Airtel Kenya will offer affordable voice rates where outgoing calls while roaming in Rwanda will now be charged at Sh10 per minute down from Sh25 per minute. The new rates apply to customers making calls from Kenya to Rwanda and customers making calls from Rwanda to Kenya. This represents a 60pc reduction of the charges for call rates for roamers in Rwanda on Airtel network.
Airtel Kenya prepaid customers roaming in Rwanda will enjoy a one of its kind unique benefit and convenience of being be able to top-up their prepaid SIM cards with locally purchased scratch cards, which can be purchased at any Airtel Rwanda points of sale and top up by simply dialling “138*Voucher-PIN” and press the ok button.
For prepaid customers, the roaming service is automatically activated when crossing into Airtel Rwanda network, with no prior registration required or sign-up fee charged. The new offers on Airtel’s One Network will enable customers to be treated as local customers when they travel.
While making the announcement, Airtel Kenya CEO Adil El Youssefi said that Airtel is delighted to have taken the lead yet again in offering the best value proposition, convenience and seamless communication anywhere between the two countries. He emphasized that this is the start of other customer benefits based on Airtel unique Africa footprint.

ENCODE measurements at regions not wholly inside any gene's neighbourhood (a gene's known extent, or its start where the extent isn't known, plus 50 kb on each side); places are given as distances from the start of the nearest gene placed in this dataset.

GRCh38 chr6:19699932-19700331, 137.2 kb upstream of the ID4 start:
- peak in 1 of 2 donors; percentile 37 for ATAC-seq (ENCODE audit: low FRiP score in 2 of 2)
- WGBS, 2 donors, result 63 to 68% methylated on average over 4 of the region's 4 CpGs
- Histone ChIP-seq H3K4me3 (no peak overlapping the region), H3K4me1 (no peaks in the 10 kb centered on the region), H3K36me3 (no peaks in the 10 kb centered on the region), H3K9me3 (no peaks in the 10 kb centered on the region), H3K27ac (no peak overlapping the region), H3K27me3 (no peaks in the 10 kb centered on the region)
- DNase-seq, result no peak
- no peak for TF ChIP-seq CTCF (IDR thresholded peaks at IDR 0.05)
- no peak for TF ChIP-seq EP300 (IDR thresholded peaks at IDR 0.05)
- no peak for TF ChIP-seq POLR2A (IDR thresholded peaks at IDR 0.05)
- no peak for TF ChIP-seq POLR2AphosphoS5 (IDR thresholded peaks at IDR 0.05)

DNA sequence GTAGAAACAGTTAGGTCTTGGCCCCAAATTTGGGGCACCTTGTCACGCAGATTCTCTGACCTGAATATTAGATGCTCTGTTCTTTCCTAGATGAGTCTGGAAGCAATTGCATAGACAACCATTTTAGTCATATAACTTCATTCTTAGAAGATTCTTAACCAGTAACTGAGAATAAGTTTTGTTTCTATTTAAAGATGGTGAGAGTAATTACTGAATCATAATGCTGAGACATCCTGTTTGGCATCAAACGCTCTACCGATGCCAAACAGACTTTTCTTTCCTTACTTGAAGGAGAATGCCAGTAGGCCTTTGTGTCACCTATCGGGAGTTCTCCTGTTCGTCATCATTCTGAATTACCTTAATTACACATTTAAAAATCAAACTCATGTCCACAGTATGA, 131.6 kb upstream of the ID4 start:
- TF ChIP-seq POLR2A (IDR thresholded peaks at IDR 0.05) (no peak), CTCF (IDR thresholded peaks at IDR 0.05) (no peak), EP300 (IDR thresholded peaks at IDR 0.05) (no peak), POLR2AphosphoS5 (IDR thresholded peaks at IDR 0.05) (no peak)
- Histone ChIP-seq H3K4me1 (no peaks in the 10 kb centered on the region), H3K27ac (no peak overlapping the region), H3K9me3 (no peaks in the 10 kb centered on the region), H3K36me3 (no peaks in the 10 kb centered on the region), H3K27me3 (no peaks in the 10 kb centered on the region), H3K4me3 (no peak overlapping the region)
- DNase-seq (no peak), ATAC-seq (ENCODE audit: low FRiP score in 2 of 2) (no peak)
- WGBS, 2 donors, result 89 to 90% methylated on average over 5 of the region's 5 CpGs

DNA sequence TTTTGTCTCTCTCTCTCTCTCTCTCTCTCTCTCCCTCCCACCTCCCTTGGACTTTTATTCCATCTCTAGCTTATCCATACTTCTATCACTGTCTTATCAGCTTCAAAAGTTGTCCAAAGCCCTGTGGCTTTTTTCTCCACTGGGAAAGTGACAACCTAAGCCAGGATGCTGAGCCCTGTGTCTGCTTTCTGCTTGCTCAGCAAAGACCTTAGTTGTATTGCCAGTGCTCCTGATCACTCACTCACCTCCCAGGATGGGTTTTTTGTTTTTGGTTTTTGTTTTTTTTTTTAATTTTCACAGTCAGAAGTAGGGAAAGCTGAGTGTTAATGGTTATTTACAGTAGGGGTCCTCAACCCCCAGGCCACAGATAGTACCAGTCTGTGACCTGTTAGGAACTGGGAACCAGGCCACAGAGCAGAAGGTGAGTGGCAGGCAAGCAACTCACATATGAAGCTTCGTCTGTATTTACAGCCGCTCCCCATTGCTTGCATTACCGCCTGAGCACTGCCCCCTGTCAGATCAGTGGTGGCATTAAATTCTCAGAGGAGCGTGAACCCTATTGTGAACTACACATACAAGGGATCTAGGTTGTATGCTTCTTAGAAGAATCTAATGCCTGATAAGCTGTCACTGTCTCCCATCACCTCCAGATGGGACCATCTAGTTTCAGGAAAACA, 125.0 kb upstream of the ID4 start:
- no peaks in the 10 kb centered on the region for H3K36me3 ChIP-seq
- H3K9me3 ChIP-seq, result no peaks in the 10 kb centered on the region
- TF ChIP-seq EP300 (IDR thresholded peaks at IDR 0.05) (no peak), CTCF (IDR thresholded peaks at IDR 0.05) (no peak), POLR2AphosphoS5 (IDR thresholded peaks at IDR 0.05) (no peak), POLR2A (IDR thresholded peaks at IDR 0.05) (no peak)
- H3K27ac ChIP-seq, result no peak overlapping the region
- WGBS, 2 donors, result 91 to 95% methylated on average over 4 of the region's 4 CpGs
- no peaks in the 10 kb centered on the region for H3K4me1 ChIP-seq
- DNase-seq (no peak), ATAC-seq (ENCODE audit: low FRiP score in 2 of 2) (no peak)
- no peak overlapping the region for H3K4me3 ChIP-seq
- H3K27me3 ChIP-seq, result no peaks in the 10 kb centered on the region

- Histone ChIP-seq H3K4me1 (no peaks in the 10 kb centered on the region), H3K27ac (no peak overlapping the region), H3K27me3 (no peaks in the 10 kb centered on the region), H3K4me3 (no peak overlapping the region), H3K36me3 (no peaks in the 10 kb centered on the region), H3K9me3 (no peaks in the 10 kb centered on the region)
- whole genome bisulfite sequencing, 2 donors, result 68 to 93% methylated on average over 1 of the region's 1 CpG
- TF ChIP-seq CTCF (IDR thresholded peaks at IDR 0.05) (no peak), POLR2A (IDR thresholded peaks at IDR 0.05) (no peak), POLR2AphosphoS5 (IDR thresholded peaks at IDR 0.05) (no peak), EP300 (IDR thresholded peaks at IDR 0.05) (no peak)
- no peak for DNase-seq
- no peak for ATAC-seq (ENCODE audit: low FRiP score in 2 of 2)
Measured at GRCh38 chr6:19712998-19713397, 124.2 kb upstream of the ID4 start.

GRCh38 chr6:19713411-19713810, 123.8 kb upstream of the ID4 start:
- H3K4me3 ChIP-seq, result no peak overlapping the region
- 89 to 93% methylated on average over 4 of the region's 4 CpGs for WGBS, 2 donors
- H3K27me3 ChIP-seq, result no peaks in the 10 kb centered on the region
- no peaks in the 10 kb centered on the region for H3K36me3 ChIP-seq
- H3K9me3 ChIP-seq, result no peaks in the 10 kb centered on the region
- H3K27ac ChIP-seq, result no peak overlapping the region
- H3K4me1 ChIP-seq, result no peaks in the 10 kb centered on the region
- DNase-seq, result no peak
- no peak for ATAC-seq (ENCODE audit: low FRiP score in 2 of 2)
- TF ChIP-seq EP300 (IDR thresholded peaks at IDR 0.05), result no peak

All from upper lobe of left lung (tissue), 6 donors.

El Youssefi noted that, “Regional mobility is a critical factor in increasing trade and cross-border economic cooperation, which is a priority in the East African region and beyond. At Airtel, our intention is to continue increasing connectivity and making communication more affordable for subscribers, encouraging greater adoption and usage of mobile services and enabling important socio-economic benefits. Airtel remains committed to deliver more affordable roaming prices and better value for consumer travelling or doing business in Rwanda and beyond.”
The changes in the tariffs have been made possible as result of an agreement by the heads of state of three East African countries which include Kenya, Uganda and Rwanda to reduce cross-border calling rates by 60 percent, as part of efforts to enhance regional integration. The new guidelines are expected to improve communication and stimulate growth in the telecommunications sector, which has in the recent past become an important contributor to member countries’ gross domestic product.